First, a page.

Among the recent importations from Alicant, Spain, were some seeds of the Carob tree, the pods of which, when ripe, contain a few drops of a substance resembling honey, and on that account supposed to be the sort of food used by St John in the wilderness. It blooms twice a year, and attains a large size; a single tree, sometimes, yielding a ton of pods. It affords most nutritive food to cattle, horses and mules, who thrive wonderfully upon it, and it will, doubtless, succeed well in the Southern, and perhaps in the Middle States - Newspaper Paragraph.

The Carob tree, (Ceratonia Siliqua) would doubtless be a valuable addition to our Southern States, coming as it does from the same latitude as the " Pride of India" (Melia Azedarack) and other things which are found to do well in the South. In the middle States it would probably rank with the julibrissin in hardiness, no further. The fruit is about the length of our Honey Locust, about half as wide, but considerably thicker; and, instead of a " few drops resembling honey," is filled with a sweet pulpy mass, at least such were those eaten by the writer.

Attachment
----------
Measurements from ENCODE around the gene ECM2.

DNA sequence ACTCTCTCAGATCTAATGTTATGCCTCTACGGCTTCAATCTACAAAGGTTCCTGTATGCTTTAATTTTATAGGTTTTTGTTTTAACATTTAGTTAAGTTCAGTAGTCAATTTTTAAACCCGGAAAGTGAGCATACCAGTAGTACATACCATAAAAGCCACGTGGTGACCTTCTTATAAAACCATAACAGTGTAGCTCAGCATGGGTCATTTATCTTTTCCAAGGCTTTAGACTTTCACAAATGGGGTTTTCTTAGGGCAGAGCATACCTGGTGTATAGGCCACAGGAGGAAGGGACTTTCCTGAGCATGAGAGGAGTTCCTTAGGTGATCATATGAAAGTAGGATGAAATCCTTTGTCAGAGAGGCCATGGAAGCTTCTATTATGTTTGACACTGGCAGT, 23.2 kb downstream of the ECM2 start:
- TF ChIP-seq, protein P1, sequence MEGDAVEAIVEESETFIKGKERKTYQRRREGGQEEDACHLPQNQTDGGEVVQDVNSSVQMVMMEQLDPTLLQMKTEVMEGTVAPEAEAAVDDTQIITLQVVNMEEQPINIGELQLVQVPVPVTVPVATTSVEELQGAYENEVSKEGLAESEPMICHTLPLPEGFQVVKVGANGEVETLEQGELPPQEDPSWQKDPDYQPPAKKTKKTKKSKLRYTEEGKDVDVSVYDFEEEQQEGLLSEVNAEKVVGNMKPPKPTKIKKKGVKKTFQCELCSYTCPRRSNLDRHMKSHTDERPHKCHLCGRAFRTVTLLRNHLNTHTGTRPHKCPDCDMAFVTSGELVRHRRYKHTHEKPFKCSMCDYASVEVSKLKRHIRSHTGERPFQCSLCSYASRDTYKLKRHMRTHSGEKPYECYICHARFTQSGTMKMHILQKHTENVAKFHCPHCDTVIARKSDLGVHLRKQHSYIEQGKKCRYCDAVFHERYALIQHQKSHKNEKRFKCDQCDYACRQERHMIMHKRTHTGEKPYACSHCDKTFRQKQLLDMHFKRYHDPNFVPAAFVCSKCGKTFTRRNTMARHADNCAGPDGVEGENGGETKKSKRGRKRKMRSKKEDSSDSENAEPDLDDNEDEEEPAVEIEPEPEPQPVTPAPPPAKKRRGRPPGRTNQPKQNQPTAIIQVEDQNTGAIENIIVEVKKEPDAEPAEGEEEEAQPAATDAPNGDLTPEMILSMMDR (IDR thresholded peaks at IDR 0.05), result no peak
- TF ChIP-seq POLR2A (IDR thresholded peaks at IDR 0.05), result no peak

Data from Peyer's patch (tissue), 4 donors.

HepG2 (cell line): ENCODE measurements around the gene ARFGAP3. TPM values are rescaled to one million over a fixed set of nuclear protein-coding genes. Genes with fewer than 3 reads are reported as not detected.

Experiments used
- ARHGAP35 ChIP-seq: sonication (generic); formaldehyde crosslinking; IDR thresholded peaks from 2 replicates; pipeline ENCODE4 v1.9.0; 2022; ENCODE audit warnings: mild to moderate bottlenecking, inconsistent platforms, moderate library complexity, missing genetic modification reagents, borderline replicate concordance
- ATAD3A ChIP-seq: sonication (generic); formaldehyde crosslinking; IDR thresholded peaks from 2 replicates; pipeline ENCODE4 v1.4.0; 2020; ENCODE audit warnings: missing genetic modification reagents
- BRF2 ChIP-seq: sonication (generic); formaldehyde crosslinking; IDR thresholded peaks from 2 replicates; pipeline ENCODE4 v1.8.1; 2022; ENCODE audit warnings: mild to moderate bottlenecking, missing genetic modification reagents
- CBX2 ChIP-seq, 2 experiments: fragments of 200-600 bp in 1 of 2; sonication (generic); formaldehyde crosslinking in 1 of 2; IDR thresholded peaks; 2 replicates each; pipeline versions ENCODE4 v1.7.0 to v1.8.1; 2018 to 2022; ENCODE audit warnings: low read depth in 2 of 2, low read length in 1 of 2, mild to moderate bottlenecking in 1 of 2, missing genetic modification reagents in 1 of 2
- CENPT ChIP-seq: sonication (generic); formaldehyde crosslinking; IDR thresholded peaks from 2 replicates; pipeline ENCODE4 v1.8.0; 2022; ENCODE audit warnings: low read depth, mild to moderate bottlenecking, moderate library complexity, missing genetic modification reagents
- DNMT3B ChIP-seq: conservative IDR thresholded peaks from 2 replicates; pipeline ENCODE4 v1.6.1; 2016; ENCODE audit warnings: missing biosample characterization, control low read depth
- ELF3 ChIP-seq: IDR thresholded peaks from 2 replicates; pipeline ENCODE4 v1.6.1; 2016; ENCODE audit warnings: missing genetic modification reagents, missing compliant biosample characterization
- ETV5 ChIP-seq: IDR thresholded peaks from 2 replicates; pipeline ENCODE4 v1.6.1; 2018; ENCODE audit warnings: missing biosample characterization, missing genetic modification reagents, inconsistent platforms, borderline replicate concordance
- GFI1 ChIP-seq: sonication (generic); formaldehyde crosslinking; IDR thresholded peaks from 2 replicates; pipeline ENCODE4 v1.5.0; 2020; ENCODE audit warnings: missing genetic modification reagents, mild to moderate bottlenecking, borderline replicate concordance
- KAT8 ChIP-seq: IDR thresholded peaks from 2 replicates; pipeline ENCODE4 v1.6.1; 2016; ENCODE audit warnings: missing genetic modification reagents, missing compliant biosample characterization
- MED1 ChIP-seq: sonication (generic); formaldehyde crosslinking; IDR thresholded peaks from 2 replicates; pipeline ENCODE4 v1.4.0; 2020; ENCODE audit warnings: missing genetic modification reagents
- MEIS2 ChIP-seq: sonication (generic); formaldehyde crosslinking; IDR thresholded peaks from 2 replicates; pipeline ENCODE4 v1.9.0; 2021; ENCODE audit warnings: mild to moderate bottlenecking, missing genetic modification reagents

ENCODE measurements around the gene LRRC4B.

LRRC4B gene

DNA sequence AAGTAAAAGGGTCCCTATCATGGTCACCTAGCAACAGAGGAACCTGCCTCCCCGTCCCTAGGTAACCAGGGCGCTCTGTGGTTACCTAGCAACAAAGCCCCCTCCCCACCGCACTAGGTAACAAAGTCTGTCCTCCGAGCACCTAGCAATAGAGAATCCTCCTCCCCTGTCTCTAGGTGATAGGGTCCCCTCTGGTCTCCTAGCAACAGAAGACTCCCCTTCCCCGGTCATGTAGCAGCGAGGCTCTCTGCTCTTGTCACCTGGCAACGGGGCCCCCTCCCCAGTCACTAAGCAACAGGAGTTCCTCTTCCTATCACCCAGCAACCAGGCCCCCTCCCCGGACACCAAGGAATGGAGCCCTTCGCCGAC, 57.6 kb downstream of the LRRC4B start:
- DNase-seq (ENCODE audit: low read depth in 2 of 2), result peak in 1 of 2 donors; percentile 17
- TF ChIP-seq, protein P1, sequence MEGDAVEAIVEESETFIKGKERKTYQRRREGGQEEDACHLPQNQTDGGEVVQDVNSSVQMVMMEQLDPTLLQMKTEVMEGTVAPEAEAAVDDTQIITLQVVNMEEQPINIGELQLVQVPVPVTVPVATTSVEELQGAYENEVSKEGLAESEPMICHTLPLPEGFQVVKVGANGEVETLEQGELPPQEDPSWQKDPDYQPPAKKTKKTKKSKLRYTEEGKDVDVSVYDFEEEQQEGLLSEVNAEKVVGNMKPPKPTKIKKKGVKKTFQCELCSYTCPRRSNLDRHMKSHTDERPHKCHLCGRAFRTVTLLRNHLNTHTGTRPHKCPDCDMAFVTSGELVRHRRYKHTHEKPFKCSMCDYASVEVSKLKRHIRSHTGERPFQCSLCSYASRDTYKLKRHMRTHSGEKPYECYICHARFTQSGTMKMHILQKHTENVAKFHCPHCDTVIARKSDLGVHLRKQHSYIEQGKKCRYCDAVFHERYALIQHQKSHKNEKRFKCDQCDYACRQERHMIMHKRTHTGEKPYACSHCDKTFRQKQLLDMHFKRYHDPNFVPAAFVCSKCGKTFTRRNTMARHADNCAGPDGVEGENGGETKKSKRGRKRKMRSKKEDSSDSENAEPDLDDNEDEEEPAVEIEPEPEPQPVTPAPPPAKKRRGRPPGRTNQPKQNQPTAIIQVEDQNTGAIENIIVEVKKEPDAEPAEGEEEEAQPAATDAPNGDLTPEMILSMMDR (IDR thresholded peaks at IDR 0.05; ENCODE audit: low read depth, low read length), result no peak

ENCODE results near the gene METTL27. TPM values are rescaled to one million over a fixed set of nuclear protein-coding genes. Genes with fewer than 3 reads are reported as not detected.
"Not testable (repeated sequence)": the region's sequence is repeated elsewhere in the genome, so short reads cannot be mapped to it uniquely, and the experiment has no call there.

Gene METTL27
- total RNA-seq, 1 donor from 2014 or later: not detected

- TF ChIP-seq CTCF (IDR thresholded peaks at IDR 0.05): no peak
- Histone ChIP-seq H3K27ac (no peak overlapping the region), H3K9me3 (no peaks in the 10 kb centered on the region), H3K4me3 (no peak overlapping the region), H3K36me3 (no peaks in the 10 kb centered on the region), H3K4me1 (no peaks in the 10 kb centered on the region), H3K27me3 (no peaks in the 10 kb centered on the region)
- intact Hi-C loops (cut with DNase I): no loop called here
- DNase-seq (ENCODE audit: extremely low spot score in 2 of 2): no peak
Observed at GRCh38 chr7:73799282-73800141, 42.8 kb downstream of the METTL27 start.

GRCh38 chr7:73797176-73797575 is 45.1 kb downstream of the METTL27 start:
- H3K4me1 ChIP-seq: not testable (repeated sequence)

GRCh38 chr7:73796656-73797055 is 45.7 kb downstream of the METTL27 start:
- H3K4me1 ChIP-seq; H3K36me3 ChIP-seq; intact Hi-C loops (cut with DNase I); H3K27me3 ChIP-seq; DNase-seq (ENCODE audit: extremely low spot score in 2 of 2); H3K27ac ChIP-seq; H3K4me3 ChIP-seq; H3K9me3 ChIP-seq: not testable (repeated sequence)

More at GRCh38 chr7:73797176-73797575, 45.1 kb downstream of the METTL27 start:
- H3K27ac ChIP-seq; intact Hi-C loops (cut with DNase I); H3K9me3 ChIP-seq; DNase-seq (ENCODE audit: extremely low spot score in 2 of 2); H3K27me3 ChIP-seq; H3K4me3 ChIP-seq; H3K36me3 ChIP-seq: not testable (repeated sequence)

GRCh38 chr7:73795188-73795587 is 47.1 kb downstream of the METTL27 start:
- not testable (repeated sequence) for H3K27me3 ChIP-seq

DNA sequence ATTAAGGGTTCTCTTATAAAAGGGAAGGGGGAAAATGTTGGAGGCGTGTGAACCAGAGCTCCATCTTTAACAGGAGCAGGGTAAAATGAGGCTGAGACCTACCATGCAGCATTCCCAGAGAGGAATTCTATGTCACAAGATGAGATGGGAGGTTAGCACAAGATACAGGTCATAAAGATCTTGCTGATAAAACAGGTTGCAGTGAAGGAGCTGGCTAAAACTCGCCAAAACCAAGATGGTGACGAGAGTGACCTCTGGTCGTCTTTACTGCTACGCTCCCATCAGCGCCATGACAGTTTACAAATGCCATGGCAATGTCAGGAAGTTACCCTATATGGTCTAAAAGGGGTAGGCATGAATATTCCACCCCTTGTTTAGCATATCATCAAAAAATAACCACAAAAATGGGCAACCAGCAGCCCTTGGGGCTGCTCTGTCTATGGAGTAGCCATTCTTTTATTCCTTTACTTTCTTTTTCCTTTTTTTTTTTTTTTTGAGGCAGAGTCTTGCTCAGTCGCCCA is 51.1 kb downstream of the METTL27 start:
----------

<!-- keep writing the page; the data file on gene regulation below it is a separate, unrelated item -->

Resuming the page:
The cattle "who" hrive well on it, doubtless find nothing deleterious in the seeds, in which case it could not fail to be nutritious. I have occasionally met with specimens in Phila. and New York collections, not "recently imported." P.

Whitlavia grandiflora, has flowered in this vicinity, and proves a very pretty addition to our list of hardy annuals. The habit and appearance of the plant is similar to the Eutoca; but the flower is of a deeper blue, tubular, haying the appearance of a minature Gloxinea. It will become popular. P.

Onotheoea Maerocarpa, is a a very fine dwarf perennial "Evening primrose." The yellow flowers are three inches in diameter, and, being borne on long footstalks, are elevated above the recumbent branches. It should be classed with the Dicentra spectabilis in a collection of fine hardy plants, though this only gives us a spring welcome; while the "primrose" smiles on our evening walks, and morning rambles the whole summer long. P.

Weigela amabilis, turns out very like a rogue. He has not at any rate answered the expectation I formed of him. To give it what is due, it seems botanically distinct from W. rosea,- the leaves are wedge shaped at the base and somewhat petiolate, and the flowers are on long slender footstalks; but in color and form as near alike to the common one, as two marrowfat peas are to each other. P.